==============================  CFJ 3009  ==============================

    An entity poorly qualified to judge a case is necessarily  qualified
    to judge that case.


Caller:                                 scshunt

Judge:                                  Walker

Judge:                                  Machiavelli
Judgement:                              TRUE



Called by scshunt:                      24 Apr 2011 10:47:58 GMT
Assigned to Walker:                     25 Apr 2011 03:01:44 GMT
Walker recused:                         15 May 2011 22:35:41 GMT
Assigned to Machiavelli:                15 May 2011 23:23:53 GMT
Judged TRUE by Machiavelli:             16 May 2011 19:19:07 GMT


Caller's Arguments:

The question is basically as to whether being poorly qualified is a
subset of qualified, one of three options for qualification, or a status
completely indepedent of qualification.

The reason this is relevant is that a judicial panel containing myself
was assigned to case 3004a despite the fact that I was sitting at the
time and thus poorly qualified to judge it. However, poor qualification
does not firectly affect the qualification of the judicial panel
(R2277). I am not sure if such an assignment was legal, since it is not
clear if, due to being poorly qualified, I was not qualified.

By the English interpretation, poorly qualified is still qualified I
think. However, that's unclear at best, and R1871 says
       * Sitting.  Sitting players are poorly qualified to judge, but
         will generally become qualified when the CotC rotates the

which implies that poorly qualified entities are not qualified (and by
R1868, qualified is the default for a first-class player such as myself).

Additionally, however, R1871 says
        a) no entity is well-qualified to be assigned to any of them;

This is the only use of "well-qualified", possibly as an antonym of
poorly qualified. This could reinforce the notion that poorly qualified
is a subset of qualified and that well-qualified means "qualified but
not poorly qualified", or well-qualified could just be synonymous with


Gratuitous Arguments by G.:

In several previous cases, adding a qualifier to a
term has been found to create a wholly independent term (i.e.
not a subsetted term) if both are explicitly defined by the
ruleset: most recently for "announcement" and "by announcement".


Judge Machiavelli's Arguments:

I see three reasonable interpretations of the terms "qualified",
"poorly qualified", and "unqualified". First, they could be a
trichotomy, with an entity who is poorly qualified being neither
qualified nor unqualified. Second, there could be a dichotomy between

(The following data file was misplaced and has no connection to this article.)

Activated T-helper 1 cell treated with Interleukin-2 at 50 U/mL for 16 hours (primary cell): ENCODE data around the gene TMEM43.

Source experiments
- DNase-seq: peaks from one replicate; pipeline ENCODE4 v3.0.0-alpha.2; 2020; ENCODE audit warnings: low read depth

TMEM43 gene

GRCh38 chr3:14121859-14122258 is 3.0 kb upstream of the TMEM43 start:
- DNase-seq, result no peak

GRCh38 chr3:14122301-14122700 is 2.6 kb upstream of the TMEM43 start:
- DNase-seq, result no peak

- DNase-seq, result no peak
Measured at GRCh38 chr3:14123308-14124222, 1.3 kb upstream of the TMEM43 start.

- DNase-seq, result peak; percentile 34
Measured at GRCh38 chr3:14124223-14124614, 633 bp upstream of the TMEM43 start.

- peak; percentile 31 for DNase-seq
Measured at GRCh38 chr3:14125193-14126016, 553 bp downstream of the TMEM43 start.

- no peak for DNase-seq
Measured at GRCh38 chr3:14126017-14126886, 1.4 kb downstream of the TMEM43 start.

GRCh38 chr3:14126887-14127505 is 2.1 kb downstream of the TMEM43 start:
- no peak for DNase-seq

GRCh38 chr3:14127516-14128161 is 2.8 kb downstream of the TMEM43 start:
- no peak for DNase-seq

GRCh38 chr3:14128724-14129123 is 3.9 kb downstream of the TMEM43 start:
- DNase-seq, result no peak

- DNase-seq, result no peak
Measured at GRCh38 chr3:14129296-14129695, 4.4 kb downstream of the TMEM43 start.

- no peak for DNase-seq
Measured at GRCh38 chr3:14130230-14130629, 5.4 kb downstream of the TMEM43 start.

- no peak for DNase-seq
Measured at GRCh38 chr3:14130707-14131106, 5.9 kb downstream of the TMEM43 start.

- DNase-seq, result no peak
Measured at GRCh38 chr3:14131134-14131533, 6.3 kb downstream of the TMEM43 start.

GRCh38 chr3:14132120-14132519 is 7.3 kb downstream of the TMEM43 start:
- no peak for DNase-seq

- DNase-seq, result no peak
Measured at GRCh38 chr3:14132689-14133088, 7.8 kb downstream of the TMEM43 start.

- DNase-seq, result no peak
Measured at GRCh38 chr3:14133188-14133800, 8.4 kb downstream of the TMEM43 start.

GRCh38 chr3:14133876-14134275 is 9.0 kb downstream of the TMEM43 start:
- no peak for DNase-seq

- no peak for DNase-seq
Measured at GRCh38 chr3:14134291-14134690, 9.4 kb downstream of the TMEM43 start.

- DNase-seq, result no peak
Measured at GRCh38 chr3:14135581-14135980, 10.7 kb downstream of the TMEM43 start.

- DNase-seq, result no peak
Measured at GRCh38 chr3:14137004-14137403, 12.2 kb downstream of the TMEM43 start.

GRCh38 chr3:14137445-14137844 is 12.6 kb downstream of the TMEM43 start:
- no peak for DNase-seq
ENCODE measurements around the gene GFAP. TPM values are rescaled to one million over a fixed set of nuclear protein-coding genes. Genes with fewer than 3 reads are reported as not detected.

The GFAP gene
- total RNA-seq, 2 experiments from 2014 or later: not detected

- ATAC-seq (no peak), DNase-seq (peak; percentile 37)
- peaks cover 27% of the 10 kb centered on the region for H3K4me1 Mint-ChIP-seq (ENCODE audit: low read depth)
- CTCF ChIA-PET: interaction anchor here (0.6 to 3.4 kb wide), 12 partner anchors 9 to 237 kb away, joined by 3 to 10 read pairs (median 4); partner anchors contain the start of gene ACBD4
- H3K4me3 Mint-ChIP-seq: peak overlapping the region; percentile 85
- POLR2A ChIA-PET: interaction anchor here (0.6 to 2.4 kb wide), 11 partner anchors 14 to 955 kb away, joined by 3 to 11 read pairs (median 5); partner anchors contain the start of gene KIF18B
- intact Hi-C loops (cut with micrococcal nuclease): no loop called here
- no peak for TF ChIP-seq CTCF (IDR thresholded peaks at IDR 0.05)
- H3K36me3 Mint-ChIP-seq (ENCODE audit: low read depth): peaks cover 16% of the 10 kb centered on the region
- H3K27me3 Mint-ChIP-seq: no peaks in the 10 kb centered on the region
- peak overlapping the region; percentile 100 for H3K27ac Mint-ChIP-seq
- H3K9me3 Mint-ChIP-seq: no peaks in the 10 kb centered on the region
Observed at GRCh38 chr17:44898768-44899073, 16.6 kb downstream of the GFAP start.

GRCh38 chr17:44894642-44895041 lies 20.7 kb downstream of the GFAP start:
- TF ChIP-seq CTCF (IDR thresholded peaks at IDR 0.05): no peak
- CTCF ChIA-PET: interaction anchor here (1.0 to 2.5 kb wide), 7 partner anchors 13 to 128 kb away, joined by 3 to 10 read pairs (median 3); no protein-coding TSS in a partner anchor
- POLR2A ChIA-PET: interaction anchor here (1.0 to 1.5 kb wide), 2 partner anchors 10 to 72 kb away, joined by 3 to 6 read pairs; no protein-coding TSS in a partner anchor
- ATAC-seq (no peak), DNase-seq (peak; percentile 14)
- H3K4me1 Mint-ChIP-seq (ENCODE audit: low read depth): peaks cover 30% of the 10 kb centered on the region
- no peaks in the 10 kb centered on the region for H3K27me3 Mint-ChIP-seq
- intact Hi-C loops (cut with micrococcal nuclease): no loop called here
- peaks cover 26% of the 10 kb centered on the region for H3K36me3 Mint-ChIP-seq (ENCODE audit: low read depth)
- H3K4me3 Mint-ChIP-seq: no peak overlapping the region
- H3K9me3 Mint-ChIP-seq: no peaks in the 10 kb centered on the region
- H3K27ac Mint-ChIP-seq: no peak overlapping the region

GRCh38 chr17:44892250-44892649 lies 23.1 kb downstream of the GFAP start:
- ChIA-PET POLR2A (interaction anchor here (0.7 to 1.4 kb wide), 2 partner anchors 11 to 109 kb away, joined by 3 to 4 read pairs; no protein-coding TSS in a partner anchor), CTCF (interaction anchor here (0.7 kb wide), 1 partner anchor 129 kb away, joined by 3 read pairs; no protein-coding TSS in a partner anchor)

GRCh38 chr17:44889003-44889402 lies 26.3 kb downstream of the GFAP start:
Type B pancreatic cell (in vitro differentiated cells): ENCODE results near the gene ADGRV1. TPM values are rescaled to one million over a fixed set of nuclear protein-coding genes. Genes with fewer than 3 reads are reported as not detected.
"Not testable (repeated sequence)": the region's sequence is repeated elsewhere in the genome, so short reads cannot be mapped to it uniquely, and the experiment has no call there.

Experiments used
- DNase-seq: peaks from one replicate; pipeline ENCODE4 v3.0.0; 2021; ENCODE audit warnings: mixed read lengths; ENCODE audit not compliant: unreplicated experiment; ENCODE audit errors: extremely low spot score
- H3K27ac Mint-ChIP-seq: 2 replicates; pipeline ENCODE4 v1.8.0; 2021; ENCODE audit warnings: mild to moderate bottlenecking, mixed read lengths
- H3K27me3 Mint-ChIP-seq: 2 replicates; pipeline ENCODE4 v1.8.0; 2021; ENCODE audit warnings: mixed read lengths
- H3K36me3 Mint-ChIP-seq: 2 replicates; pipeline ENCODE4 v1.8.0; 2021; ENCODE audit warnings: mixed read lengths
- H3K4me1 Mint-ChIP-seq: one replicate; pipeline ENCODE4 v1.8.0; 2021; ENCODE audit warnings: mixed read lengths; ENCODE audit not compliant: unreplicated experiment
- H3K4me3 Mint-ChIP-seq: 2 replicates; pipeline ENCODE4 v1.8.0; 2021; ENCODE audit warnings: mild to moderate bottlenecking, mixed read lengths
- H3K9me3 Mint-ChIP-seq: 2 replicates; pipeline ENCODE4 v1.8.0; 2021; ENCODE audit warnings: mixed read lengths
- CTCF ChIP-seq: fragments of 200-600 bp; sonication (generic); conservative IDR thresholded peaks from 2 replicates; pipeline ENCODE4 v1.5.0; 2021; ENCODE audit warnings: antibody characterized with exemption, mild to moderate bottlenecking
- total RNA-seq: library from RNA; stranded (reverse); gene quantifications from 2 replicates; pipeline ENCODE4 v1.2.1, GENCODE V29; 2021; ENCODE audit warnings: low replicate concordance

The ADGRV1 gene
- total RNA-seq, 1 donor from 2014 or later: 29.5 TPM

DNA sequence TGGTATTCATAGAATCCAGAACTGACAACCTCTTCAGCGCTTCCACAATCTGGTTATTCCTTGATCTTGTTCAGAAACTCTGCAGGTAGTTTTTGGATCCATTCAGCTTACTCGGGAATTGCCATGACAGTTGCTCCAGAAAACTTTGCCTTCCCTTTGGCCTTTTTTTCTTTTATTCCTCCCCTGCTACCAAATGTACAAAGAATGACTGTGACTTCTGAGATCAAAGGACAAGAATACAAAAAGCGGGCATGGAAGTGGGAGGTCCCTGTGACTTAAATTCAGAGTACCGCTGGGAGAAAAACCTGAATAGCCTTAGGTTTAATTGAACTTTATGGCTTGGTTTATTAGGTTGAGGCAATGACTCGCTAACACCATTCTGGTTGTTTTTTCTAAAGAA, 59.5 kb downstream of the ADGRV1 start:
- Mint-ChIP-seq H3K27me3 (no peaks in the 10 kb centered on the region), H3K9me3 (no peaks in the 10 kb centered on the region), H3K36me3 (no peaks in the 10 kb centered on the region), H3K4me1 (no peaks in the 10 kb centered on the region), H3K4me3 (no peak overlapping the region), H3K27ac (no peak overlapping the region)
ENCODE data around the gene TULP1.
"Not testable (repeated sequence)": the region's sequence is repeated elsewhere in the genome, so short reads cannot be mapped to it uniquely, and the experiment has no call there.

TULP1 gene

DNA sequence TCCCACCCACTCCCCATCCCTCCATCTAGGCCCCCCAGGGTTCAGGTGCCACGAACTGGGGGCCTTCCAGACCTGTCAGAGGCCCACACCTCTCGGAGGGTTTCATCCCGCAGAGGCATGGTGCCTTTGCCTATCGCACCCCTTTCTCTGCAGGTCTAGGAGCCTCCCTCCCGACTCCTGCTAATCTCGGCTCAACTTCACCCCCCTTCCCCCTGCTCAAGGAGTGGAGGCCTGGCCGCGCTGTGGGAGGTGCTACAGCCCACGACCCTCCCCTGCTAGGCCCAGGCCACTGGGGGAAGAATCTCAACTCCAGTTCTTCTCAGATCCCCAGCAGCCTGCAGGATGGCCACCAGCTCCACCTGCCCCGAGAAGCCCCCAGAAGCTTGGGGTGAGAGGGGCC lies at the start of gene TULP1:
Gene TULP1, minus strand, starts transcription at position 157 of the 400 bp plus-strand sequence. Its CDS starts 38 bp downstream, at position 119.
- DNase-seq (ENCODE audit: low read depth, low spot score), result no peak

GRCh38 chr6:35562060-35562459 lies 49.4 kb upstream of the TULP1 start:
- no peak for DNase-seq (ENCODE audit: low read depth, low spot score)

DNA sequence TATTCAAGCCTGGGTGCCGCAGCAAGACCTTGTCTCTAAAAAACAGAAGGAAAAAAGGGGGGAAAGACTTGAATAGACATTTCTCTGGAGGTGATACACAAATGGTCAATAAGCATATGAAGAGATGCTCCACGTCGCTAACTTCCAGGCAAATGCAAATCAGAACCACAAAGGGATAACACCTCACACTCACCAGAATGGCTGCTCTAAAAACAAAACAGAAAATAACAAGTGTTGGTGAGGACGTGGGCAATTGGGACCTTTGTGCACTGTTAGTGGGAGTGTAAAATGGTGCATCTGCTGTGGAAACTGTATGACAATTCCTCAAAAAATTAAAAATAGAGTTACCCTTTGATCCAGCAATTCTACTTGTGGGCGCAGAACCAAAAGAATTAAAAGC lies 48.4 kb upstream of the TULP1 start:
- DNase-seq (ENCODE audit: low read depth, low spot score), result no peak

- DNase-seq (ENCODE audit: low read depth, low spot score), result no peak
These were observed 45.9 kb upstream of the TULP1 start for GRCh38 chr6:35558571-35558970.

"qualified" and "unqualified", with "qualified" being further split
into "well-qualified" and "poorly qualified". Third, the statement of
CFJ 3010 suggests that "qualified" may be a single state, with
"unqualified" divided into "poorly qualified" and (for lack of a
better term) "fully unqualified".

Rule 1868/17, "Judge Assignment Generally", paragraph 3, states that
qualified entities CAN be assigned as judges. This implies that it is
IMPOSSIBLE for non-qualified entities to be assigned as judges; I
don't believe that there is any way for this to be done (besides
proposals and such). Therefore, if it is POSSIBLE to assign an entity
as a judge, then that entity must be qualified to judge.

The same rule, in paragraph 5, states that it is ILLEGAL to assign a
poorly-qualified entity as a judge. This implies that it is POSSIBLE
to do so, since otherwise, there would be no point in proscribing it.
Therefore, a poorly-qualified entity is also qualified, meaning the
first interpretation above is the correct one.

We might as well use all the information we have, though. The only
other rule containing the phrase "poorly qualified" is Rule 1871.

Rule 1871/28 states, "Leaning players are poorly qualified to judge,
but are generally qualified to serve on appeal panels". Rule 911/40
states that an appeal panel must consist of entities that are
qualified to judge. Since Rule 1871 cannot override Rule 911, the
statement that Rule 1871 makes must be interpreted as a clarification,
implying that even though Leaning players are poorly qualified to
judge, they are also qualified, making them able to serve on appeal

Finally, Rule 1871/28 and Rule 911/40 both use the phrase
"well-qualified" (though with inconsistent punctuation). This phrase
is only meaningful (other than as a synonym for "qualified") if the
first interpretation above is the correct one.

I find that all of this evidence outweighs the precedent that G.
mentions, especially since the phrase "poorly qualified" is not
explicitly defined by the rules.